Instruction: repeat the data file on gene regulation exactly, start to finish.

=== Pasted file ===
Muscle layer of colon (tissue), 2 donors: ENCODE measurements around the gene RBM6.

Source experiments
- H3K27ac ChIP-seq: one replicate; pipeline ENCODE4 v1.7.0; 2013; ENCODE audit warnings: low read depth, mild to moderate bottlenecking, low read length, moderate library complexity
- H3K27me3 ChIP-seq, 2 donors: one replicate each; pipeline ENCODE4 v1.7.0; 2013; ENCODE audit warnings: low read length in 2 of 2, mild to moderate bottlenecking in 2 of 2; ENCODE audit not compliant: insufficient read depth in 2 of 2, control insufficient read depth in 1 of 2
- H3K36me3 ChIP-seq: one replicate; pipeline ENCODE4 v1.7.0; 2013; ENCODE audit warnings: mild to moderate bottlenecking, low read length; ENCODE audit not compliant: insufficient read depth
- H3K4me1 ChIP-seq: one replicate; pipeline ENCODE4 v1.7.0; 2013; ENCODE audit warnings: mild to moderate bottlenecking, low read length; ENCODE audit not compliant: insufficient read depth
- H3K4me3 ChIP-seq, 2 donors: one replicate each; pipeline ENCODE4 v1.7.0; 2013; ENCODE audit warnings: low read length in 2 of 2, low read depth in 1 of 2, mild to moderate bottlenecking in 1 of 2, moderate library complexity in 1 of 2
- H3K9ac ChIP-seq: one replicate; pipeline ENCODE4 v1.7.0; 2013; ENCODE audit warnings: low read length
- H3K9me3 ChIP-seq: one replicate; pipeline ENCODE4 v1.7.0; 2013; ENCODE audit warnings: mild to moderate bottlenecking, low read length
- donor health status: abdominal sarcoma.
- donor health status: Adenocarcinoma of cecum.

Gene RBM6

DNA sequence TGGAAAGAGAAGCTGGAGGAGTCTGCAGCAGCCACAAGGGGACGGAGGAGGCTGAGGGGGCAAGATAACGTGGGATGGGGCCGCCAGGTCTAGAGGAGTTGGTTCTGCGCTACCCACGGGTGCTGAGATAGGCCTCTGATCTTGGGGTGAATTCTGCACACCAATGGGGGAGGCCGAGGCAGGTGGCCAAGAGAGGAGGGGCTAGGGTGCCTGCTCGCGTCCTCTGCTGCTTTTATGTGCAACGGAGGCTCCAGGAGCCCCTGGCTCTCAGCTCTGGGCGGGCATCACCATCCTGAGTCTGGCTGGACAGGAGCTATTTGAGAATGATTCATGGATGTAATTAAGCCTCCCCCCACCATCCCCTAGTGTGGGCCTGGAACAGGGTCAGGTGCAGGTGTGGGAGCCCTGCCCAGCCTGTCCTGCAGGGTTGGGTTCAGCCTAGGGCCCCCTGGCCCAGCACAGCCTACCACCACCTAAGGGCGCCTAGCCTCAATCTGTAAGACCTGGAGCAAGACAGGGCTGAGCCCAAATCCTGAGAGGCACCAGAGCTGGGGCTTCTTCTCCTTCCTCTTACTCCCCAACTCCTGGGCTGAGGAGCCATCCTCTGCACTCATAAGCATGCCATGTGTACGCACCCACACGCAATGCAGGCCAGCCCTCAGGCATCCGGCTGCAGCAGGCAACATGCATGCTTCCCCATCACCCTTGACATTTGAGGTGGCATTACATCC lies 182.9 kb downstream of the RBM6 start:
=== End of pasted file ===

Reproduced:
Muscle layer of colon (tissue), 2 donors: ENCODE measurements around the gene RBM6.

Source experiments
- H3K27ac ChIP-seq: one replicate; pipeline ENCODE4 v1.7.0; 2013; ENCODE audit warnings: low read depth, mild to moderate bottlenecking, low read length, moderate library complexity
- H3K27me3 ChIP-seq, 2 donors: one replicate each; pipeline ENCODE4 v1.7.0; 2013; ENCODE audit warnings: low read length in 2 of 2, mild to moderate bottlenecking in 2 of 2; ENCODE audit not compliant: insufficient read depth in 2 of 2, control insufficient read depth in 1 of 2
- H3K36me3 ChIP-seq: one replicate; pipeline ENCODE4 v1.7.0; 2013; ENCODE audit warnings: mild to moderate bottlenecking, low read length; ENCODE audit not compliant: insufficient read depth
- H3K4me1 ChIP-seq: one replicate; pipeline ENCODE4 v1.7.0; 2013; ENCODE audit warnings: mild to moderate bottlenecking, low read length; ENCODE audit not compliant: insufficient read depth
- H3K4me3 ChIP-seq, 2 donors: one replicate each; pipeline ENCODE4 v1.7.0; 2013; ENCODE audit warnings: low read length in 2 of 2, low read depth in 1 of 2, mild to moderate bottlenecking in 1 of 2, moderate library complexity in 1 of 2
- H3K9ac ChIP-seq: one replicate; pipeline ENCODE4 v1.7.0; 2013; ENCODE audit warnings: low read length
- H3K9me3 ChIP-seq: one replicate; pipeline ENCODE4 v1.7.0; 2013; ENCODE audit warnings: mild to moderate bottlenecking, low read length
- donor health status: abdominal sarcoma.
- donor health status: Adenocarcinoma of cecum.

Gene RBM6

DNA sequence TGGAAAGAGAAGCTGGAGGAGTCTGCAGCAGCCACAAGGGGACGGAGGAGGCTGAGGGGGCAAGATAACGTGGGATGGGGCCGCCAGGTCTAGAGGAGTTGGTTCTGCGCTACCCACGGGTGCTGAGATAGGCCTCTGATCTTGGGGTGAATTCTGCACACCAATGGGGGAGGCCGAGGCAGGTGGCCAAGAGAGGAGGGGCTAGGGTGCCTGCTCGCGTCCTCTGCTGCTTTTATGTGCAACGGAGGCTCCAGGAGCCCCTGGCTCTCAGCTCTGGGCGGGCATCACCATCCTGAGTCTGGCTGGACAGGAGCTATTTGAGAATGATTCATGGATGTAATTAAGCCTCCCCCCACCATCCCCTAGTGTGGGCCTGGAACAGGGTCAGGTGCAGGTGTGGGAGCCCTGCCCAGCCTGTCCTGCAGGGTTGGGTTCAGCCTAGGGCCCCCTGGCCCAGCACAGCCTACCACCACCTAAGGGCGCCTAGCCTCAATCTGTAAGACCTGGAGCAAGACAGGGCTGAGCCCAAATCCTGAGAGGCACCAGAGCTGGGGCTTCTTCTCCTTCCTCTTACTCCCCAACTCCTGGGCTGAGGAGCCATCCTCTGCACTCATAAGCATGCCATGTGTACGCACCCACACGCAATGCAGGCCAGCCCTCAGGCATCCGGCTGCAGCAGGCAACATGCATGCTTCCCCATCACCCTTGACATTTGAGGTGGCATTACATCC lies 182.9 kb downstream of the RBM6 start: